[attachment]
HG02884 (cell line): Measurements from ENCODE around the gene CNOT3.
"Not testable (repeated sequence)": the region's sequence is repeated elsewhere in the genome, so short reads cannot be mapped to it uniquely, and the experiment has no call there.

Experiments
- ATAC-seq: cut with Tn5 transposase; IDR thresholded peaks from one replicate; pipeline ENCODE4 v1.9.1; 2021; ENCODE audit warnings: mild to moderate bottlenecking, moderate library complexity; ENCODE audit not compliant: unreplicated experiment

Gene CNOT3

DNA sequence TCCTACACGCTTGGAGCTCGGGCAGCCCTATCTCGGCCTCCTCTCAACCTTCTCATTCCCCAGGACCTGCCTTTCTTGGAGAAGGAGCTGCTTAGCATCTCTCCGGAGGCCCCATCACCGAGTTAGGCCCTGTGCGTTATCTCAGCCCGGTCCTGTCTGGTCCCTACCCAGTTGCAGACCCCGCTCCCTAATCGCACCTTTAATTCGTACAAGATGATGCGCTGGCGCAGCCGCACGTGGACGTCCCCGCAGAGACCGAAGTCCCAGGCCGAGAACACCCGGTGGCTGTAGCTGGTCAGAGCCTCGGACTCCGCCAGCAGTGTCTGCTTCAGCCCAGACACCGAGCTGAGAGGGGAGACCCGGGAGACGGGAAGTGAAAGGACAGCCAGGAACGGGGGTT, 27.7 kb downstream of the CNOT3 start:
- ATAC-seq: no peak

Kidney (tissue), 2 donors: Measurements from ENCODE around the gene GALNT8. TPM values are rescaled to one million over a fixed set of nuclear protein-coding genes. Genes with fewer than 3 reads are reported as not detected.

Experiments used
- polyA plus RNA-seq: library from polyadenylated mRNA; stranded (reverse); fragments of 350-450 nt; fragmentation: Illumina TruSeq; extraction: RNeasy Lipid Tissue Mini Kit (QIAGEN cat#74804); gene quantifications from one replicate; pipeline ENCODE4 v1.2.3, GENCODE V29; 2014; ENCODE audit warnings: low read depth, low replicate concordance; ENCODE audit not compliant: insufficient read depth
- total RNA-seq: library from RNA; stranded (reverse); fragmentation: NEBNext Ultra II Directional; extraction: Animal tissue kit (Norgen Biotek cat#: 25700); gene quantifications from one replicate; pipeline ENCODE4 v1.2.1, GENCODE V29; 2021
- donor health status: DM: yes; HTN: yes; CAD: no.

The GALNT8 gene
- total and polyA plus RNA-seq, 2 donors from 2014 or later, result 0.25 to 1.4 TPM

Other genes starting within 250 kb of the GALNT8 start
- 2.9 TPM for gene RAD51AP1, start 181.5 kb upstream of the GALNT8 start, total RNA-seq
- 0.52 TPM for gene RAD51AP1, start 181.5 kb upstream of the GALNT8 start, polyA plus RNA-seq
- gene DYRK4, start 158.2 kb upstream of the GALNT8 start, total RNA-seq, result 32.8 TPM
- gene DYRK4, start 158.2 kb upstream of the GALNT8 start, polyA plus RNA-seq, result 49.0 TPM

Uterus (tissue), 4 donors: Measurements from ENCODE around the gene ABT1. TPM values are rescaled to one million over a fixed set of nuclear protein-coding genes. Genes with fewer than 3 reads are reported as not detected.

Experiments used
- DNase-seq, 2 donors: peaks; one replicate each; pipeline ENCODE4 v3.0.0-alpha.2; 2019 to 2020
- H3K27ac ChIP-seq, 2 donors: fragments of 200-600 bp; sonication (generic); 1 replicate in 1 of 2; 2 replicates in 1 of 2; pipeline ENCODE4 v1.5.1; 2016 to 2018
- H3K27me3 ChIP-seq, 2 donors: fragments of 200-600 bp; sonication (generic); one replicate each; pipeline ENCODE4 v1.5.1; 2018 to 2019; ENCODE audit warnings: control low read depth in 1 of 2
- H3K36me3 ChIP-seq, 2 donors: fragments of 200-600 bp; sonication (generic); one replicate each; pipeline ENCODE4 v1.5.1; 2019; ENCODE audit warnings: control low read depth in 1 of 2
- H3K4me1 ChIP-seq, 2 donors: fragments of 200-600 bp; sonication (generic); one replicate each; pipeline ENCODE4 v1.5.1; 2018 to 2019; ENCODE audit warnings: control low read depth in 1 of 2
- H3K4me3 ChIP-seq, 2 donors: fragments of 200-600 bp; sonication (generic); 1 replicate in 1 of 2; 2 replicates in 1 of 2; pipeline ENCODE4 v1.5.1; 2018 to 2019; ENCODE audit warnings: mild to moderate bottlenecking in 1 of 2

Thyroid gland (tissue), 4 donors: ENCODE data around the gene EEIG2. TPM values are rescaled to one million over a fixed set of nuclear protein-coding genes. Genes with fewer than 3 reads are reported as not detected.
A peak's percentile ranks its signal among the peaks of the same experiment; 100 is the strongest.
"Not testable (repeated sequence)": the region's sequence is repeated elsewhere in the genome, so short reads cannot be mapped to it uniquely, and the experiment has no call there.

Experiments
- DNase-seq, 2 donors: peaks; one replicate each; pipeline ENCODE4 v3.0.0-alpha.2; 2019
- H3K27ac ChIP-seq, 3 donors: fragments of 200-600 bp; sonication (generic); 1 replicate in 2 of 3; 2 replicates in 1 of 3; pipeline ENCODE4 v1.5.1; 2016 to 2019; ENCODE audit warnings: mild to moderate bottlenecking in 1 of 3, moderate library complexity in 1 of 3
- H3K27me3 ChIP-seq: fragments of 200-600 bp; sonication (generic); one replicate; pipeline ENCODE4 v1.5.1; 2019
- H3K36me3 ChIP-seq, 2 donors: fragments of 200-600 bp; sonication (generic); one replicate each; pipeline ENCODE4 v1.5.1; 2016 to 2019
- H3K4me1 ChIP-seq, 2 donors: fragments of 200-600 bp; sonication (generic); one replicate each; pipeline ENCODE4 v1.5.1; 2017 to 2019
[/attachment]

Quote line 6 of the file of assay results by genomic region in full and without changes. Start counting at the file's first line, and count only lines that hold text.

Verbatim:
DNA sequence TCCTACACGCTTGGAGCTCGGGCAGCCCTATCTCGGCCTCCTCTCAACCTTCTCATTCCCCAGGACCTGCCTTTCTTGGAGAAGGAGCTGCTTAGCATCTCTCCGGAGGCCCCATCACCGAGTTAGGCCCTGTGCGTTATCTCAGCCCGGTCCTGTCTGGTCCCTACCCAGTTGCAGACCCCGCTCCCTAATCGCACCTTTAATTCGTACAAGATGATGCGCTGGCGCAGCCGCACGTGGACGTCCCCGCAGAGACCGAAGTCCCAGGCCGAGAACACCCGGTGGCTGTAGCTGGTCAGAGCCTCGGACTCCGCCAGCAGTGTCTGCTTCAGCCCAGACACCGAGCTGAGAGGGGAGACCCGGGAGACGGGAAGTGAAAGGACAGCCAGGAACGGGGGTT, 27.7 kb downstream of the CNOT3 start: